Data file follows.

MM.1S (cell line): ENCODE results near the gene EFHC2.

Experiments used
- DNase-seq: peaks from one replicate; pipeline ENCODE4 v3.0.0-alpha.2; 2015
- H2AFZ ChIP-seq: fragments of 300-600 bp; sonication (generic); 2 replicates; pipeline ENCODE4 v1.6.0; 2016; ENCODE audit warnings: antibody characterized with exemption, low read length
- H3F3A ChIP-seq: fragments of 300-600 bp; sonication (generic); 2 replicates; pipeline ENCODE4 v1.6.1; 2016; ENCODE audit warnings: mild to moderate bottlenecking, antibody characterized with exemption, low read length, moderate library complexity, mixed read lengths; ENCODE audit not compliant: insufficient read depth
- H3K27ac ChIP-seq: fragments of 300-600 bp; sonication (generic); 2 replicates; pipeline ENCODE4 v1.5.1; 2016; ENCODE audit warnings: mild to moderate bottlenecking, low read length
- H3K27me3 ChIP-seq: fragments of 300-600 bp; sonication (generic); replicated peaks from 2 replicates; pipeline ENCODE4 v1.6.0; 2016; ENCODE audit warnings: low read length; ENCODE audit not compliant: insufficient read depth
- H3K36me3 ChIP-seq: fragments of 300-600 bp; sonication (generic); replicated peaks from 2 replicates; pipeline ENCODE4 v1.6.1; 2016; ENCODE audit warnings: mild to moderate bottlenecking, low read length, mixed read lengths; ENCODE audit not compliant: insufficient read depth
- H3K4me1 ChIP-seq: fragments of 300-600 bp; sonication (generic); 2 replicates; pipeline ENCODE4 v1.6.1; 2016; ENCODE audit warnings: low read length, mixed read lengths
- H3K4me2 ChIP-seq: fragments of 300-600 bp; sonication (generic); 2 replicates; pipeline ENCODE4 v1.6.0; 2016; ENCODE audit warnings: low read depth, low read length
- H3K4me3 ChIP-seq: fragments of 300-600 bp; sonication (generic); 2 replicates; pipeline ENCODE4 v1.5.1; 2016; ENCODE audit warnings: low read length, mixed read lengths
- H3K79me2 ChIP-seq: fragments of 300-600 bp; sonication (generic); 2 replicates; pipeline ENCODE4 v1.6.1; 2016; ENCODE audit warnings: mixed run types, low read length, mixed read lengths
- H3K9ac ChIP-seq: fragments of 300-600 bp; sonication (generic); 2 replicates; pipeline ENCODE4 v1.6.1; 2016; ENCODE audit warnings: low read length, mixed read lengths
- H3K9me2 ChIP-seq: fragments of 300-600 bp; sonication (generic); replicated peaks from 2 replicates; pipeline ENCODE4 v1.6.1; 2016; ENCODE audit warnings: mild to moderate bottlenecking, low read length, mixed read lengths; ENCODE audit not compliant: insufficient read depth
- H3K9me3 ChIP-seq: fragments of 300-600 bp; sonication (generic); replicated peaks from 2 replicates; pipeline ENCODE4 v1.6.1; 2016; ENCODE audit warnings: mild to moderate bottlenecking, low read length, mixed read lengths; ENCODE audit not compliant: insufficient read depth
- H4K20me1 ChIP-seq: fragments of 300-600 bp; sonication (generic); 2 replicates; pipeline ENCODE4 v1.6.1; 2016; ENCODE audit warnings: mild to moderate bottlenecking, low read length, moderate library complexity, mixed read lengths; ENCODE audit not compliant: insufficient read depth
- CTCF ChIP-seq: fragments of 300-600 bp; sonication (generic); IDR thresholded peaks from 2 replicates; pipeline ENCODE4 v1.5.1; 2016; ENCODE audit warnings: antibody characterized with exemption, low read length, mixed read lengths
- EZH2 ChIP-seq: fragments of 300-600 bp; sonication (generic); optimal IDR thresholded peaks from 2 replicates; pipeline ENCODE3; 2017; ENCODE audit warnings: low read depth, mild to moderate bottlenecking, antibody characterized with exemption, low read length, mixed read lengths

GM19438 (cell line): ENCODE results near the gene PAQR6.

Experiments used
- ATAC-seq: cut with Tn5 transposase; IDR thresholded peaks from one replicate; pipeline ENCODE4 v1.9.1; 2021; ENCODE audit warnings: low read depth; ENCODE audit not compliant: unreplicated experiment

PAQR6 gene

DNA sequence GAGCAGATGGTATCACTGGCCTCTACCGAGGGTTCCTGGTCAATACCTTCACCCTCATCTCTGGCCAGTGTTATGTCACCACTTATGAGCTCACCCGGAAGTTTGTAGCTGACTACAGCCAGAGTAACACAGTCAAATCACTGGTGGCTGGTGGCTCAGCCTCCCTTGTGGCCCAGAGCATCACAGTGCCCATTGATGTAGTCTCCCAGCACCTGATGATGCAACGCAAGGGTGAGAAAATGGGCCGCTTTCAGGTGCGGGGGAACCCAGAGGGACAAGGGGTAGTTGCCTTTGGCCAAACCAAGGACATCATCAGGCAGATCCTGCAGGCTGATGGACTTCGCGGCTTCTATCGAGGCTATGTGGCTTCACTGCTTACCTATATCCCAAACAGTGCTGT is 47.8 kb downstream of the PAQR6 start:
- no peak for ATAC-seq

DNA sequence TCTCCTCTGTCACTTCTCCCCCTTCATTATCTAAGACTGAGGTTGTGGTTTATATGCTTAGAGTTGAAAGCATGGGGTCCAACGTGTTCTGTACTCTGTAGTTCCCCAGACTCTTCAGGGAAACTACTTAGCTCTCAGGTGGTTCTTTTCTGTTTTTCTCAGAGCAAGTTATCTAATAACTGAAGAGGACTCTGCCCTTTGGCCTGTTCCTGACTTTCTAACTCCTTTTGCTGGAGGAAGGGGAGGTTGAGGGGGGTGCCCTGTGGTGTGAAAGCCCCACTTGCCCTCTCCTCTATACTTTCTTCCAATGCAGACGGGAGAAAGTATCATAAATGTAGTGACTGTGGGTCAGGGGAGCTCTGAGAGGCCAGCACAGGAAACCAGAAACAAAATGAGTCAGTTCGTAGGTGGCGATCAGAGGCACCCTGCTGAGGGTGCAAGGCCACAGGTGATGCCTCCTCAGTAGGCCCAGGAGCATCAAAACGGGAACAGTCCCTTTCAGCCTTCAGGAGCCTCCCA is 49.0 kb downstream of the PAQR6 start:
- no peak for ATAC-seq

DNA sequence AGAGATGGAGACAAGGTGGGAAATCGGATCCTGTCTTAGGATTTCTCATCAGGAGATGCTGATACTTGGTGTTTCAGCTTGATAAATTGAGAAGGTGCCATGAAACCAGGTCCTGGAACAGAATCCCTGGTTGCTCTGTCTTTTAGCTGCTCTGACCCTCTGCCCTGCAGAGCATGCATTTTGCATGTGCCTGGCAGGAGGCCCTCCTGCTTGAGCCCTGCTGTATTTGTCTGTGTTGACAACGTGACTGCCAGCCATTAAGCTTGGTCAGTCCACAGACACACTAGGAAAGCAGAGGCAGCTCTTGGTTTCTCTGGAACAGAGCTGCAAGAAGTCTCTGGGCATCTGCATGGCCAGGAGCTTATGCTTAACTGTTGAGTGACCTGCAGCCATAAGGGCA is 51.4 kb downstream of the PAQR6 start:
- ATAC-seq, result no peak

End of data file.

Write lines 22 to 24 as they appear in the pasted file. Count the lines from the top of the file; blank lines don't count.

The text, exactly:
PAQR6 gene

DNA sequence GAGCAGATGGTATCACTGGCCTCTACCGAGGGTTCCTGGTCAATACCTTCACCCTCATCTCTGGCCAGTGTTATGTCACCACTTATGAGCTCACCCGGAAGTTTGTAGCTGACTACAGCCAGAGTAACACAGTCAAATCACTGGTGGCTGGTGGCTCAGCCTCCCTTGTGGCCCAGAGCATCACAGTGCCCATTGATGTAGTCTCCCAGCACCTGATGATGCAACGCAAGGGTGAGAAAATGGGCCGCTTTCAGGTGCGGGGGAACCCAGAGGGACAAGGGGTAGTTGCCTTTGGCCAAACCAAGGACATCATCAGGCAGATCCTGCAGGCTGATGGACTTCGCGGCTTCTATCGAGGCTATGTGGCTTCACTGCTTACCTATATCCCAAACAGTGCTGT is 47.8 kb downstream of the PAQR6 start:
- no peak for ATAC-seq